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Avoiding phase when doubling strings

Discussion in 'Strings' started by Grasshopper, Mar 27, 2017.

  1. Grasshopper

    Grasshopper Active Member

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    Mar 27, 2017
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    Montreal
    Hi,

    I am recording a string section which consists of 6 violins and 2 cellos. We will be doubling ( by re-recording a second take ) the section and are concerned about potential phasing issues.
    Does anyone have any advice as to how to avoid any phasing between the doubled parts at the recording phase.

    Is it a valid concern ? Or will the fact that the parts are being played again avoid any noticeable phasing ?

    Some ideas we have considered are placing another set of mics for the second take, or asking the players to move slightly between takes.

    Thanks
     
  2. pcrecord

    pcrecord Quality recording seeker ! Distinguished Member

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    Stacking tracks of the same instrument can create phase problems so your concern is valid.
    But if you record the tracks differently (different mic / preamp, placement...) you will reduce the risk of noticeable phase problems.
    Altought it may not give a good stereo image for a chamber session, if the second take is pan differently it will also help.
    Even changing the musicians position in the room and exchange where they site in relation to each other can help.
     
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  3. Boswell

    Boswell Moderator Distinguished Member

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    Since there can be no phase coherency between takes, the only way you can get phase problems when live recording is by poor microphone positioning on a take and not by stacking multiple takes,. This means that you should consider how you choose and position your mics to capture your 8 players, but you only need to consider it in the context of it being a single take.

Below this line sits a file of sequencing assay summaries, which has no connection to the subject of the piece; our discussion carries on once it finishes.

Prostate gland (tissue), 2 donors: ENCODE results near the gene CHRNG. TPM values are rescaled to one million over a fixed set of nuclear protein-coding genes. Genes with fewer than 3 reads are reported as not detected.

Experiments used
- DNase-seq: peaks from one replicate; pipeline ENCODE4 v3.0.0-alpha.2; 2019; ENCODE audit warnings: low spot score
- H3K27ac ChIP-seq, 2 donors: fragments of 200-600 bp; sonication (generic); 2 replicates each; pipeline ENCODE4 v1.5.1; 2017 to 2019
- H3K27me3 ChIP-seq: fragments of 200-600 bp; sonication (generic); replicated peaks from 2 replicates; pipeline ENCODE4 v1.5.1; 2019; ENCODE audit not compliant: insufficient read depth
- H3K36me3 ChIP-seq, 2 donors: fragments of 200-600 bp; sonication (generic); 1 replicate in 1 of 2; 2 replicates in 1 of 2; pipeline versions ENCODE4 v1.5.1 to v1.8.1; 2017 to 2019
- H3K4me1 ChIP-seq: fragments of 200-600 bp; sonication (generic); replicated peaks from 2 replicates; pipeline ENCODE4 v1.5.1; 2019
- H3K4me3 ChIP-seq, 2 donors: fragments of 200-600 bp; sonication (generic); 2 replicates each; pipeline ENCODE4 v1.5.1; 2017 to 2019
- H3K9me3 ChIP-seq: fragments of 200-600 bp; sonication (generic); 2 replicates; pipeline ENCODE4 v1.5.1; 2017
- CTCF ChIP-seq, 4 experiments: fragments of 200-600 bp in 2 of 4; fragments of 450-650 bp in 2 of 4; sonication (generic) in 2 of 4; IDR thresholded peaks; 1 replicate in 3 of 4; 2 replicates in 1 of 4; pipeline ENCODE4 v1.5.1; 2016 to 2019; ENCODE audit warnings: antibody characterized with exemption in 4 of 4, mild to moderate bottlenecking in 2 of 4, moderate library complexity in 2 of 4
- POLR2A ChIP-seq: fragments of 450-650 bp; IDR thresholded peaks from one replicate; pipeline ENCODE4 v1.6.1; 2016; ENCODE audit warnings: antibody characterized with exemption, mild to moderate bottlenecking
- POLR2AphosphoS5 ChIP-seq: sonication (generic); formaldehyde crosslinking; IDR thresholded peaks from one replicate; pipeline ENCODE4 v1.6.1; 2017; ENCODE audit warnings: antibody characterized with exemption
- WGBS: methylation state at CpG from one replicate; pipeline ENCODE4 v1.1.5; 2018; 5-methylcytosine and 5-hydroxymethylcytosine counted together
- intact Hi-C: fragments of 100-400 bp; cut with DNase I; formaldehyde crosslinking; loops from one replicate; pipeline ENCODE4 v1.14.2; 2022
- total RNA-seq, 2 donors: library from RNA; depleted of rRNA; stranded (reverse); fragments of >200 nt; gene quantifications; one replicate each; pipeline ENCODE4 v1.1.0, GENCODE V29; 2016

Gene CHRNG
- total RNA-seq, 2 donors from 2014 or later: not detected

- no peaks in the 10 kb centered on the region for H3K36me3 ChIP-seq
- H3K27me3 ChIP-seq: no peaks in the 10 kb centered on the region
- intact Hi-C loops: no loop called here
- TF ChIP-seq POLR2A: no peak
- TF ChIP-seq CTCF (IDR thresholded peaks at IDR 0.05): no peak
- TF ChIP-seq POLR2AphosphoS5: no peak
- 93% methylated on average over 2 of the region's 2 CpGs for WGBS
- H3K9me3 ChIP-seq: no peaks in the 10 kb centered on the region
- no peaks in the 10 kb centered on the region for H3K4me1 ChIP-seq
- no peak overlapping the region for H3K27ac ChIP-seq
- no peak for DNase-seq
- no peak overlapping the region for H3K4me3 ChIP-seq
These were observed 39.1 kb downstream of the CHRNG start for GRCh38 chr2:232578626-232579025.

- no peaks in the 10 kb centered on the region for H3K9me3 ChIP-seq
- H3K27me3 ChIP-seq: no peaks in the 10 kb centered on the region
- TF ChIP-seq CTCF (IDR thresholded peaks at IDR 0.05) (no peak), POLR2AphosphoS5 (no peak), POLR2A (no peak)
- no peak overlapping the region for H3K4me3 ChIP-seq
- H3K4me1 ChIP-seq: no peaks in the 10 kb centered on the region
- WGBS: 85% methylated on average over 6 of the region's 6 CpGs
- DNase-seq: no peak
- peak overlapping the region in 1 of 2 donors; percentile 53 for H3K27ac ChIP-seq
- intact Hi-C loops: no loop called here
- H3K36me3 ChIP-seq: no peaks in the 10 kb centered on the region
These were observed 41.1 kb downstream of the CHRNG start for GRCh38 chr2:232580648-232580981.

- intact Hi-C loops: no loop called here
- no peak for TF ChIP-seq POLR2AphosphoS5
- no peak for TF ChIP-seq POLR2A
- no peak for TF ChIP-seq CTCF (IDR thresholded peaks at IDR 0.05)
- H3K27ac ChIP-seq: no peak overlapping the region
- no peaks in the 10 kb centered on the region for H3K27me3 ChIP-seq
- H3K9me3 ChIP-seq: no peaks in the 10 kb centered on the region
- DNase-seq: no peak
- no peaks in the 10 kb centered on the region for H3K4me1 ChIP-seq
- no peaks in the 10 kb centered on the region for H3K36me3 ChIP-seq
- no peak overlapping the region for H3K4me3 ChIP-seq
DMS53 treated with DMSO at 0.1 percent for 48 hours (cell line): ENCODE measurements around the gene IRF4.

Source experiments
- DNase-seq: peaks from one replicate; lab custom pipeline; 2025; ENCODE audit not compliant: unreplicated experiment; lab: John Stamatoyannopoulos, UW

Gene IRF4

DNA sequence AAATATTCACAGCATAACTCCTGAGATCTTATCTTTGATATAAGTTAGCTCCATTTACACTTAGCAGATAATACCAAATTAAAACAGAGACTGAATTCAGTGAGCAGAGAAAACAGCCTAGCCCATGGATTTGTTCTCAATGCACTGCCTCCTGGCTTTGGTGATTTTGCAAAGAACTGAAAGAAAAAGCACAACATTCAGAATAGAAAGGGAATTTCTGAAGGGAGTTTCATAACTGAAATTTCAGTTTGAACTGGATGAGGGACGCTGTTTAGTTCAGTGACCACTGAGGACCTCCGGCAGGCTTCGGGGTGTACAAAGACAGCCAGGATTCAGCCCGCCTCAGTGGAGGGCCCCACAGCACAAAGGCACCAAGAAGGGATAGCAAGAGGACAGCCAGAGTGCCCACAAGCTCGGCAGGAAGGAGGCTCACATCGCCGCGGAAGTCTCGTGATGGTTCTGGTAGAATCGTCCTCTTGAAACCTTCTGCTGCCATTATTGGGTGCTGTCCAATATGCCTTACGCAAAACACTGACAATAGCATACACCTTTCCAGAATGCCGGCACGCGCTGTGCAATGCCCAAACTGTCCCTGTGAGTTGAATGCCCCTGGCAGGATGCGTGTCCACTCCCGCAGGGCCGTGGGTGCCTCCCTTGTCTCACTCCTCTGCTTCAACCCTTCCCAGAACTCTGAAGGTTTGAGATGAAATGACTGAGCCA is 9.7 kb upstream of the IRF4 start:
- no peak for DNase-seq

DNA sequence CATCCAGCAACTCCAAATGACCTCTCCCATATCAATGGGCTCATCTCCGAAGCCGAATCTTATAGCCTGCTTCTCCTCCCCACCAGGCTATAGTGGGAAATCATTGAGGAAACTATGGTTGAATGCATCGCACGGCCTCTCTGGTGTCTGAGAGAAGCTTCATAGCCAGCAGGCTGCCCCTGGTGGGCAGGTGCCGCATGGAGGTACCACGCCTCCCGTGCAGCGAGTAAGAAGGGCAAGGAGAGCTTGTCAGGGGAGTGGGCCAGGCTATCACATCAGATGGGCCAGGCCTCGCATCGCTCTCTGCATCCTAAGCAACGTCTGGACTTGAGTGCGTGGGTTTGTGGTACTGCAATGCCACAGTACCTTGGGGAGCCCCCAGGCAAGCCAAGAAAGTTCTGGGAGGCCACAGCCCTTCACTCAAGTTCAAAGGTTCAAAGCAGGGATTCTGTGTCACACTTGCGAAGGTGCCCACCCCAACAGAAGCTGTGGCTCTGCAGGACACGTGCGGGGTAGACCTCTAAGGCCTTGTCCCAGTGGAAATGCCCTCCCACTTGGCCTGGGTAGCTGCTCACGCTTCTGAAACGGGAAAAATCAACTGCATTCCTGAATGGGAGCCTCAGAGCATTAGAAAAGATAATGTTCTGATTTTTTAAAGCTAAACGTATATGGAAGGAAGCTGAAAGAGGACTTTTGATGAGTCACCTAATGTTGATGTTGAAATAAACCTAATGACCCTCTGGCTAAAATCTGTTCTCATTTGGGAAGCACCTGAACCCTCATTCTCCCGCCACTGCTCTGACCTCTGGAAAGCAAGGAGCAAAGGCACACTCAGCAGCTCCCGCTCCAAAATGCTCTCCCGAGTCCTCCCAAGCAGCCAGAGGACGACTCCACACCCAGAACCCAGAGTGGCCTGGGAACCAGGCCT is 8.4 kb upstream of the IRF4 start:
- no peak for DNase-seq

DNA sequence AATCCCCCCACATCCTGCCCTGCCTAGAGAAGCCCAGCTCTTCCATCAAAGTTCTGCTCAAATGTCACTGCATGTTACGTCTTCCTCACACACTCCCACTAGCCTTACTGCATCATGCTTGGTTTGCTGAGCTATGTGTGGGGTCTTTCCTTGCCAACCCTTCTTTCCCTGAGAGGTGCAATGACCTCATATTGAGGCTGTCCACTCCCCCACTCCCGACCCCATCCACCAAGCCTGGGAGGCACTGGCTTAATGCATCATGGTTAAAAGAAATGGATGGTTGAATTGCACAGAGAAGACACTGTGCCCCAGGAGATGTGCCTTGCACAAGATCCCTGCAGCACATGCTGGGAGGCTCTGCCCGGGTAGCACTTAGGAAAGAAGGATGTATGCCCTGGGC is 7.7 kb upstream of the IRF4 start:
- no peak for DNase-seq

However, over-dubbing string parts does raise two other points:

    The first concerns monitoring: are you going to provide each player with IEMs, or will there be a conductor wearing headphones, hoping to keep the string players accurately in time?

    The second point is that you can create a much better spatial effect in the result by moving the players around between takes, but keeping them within their section. If you are going to do this, you have to think even harder about initial microphone choice and positioning, as you should not move the mics between takes. So, for example, the two cellists could be front desk players for take 1, moving to second desk for take 2 etc. The fiddlers could swap their positions around between takes to distribute the individual tonalities. When I first tried this technique, I couldn't believe how much better the overall result was in space and depth. I got the size of a small orchestra out of only a handful of players, but I was lucky that I had the choice of seasoned session musicians to work with.
     
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  4. Grasshopper

    Grasshopper Active Member